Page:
Iran and Saudi Arabia announced on Friday that they would normalize relations seven years after breaking ties. The agreement, made public in Beijing and brokered in part by China, could ease the regional proxy wars, including in Yemen, which has faced a humanitarian crisis for years.

The Iran-Saudi talks were no secret. Since 2021, the two countries have been in dialogue to restore ties — severed in 2016 after protestors in Tehran, angered by Riyadh’s execution of a Shia cleric, ransacked the Saudi embassy in Tehran. In January, Iran’s Foreign Minister Hossein Amir-Abdollahian announced that the two countries had agreed to normalization talks a month earlier.

What’s unprecedented here is the role played by China, which, with this notch on its diplomatic belt, has established itself as a Middle East power.

China, America, and a Multipolar Middle East

For decades, the United States has been the dominant — at times, hegemonic — external power in the Middle East. It operates or uses dozens of military bases in the region and has waged several wars and numerous special operations campaigns.

America’s role in the Middle East has been driven by oil and counterterrorism. Washington has guaranteed the security of Saudi Arabia, which for decades had been the world’s largest oil producer, thereby ensuring the security of oil supply and stability of prices. America’s unchecked power has also resulted in great calamities, as witnessed in Iraq.

But America’s role in the Middle East has been in decline in recent years. This is partly by choice.

In the years after 9/11, the U.S. resolved to reduce its dependence on Middle East oil. This spurred support for the shale oil “revolution.” By 2018, the U.S. reemerged as the world’s largest producer of oil.

Since the Obama administration, Washington has also tried to pivot to the Asia-Pacific region to contain a rising China, aiming to devote its resources away from Middle East wars to China’s eastern neighborhood.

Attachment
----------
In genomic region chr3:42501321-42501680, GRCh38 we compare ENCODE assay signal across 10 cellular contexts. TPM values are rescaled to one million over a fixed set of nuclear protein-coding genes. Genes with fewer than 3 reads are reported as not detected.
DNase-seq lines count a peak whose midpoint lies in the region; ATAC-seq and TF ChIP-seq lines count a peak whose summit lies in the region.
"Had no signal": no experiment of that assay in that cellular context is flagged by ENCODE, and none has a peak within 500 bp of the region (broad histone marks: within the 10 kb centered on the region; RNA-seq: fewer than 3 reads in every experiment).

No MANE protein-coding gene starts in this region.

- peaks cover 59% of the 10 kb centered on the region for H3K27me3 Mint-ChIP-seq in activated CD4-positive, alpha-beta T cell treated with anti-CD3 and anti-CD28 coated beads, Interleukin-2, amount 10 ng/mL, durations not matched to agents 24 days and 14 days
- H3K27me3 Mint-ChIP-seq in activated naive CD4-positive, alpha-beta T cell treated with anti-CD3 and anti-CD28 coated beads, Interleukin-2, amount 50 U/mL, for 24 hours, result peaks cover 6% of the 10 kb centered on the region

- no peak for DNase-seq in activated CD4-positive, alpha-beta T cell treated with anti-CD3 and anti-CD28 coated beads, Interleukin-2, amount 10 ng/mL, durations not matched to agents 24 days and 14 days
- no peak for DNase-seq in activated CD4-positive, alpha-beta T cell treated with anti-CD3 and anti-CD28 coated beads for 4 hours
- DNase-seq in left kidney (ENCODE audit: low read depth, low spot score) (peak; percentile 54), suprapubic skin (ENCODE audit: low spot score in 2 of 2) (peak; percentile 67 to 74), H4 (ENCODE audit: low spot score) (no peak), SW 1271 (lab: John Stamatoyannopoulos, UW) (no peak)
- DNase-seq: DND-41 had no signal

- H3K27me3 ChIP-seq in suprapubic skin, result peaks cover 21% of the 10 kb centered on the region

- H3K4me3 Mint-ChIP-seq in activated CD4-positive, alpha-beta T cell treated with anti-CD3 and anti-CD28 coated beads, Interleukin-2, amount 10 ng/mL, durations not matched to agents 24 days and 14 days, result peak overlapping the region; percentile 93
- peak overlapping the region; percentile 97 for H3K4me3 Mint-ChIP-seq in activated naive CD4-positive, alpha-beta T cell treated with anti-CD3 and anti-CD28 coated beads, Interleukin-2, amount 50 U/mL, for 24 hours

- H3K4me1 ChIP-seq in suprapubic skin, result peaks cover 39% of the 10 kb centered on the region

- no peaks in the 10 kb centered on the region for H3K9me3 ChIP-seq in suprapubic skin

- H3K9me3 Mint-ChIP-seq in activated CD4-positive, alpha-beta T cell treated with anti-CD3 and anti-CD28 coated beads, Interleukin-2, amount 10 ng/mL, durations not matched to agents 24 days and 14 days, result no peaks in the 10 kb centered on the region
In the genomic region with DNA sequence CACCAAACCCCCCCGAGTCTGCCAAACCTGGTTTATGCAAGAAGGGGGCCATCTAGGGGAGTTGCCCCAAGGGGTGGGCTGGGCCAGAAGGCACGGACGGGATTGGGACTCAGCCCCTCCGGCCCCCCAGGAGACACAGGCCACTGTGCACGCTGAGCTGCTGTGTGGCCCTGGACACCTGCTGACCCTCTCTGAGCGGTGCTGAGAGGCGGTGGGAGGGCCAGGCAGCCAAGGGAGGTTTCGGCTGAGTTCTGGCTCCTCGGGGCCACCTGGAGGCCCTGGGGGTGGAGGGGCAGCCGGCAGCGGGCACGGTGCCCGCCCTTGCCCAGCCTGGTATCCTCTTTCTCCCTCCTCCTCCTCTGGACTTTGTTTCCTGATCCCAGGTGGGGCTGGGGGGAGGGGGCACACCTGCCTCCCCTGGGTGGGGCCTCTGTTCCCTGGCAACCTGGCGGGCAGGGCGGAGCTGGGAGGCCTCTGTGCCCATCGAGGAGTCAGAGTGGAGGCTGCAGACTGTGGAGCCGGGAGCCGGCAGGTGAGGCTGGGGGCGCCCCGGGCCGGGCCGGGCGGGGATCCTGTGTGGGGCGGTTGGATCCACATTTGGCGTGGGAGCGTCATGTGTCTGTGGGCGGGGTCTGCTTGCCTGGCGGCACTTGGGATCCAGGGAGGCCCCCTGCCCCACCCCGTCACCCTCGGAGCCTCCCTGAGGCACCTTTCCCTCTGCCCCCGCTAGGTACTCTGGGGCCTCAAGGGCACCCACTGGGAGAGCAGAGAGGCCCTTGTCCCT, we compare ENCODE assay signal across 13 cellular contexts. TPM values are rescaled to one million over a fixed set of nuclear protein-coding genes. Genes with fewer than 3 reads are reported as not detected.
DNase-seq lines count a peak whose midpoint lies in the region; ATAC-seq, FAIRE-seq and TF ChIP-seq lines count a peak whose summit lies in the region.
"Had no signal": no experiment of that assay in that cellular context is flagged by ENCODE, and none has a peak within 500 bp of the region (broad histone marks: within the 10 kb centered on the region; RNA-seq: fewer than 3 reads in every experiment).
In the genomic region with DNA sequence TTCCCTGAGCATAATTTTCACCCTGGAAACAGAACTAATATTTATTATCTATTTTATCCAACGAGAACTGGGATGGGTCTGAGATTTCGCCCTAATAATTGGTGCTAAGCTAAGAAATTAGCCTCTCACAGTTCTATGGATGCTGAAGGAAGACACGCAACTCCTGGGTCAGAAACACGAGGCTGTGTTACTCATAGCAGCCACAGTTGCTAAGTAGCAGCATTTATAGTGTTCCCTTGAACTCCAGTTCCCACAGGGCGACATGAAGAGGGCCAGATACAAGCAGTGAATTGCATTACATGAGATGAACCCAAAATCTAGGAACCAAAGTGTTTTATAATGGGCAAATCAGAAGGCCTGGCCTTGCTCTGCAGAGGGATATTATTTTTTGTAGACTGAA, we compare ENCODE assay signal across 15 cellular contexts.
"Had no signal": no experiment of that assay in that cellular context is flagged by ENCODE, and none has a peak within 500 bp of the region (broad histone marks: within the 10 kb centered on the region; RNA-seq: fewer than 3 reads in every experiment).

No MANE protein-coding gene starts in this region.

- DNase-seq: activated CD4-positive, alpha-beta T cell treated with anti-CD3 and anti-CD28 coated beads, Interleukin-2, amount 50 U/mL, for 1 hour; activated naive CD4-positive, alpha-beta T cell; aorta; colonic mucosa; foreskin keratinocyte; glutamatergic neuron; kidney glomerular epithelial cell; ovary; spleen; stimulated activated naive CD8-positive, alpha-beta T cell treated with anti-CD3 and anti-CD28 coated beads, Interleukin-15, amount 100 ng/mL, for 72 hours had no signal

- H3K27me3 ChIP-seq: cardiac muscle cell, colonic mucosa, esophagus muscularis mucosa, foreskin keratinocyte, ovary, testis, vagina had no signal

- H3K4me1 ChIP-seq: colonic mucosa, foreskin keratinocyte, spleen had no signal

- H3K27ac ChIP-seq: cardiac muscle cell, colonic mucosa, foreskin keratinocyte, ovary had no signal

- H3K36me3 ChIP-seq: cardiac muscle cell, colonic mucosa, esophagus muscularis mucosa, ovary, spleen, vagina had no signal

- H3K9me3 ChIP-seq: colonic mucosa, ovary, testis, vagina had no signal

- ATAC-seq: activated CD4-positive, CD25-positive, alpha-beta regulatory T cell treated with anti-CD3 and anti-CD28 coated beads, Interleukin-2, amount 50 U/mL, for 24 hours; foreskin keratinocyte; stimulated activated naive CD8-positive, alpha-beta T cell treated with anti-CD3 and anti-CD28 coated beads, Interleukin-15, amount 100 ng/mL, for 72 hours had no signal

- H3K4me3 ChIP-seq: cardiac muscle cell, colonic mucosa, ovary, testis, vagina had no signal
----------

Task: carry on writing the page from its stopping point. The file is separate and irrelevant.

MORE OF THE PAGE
At the same time, China has stepped into the Middle East carefully. And regional states have welcomed it. China’s inroads into the Middle East have been primarily economic. It has emerged as Saudi Arabia’s top crude oil export market, a position once held by the United States.

Consider this: in 2001, Saudi Arabia exported $10.5 billion in crude oil to the U.S. and $1.43 billion to China. By 2020, Saudi exports to the U.S. fell by nearly 40 percent to $6.59 billion while exports to China grew by an astronomical 1600 percent to $24.7 billion. (Saudi exports to India and Japan have also grown dramatically, reflecting a broader Asianization of crude oil markets.)

The Middle East is now also playing a greater role in China’s overseas infrastructure financing and construction, including projects branded as part of the Belt and Road Initiative. And while Saudi Arabia is the top importer of U.S arms, it relies on Beijing for weapons — such as ballistic missiles — it can’t get from Washington.

China is emerging as an alternative for historic U.S. allies in the region, who are leveraging the emerging multipolar world order to secure their interests. This week, the U.S. intelligence community, in its annual threat assessment, reported that China may once again be pursuing a base in the UAE.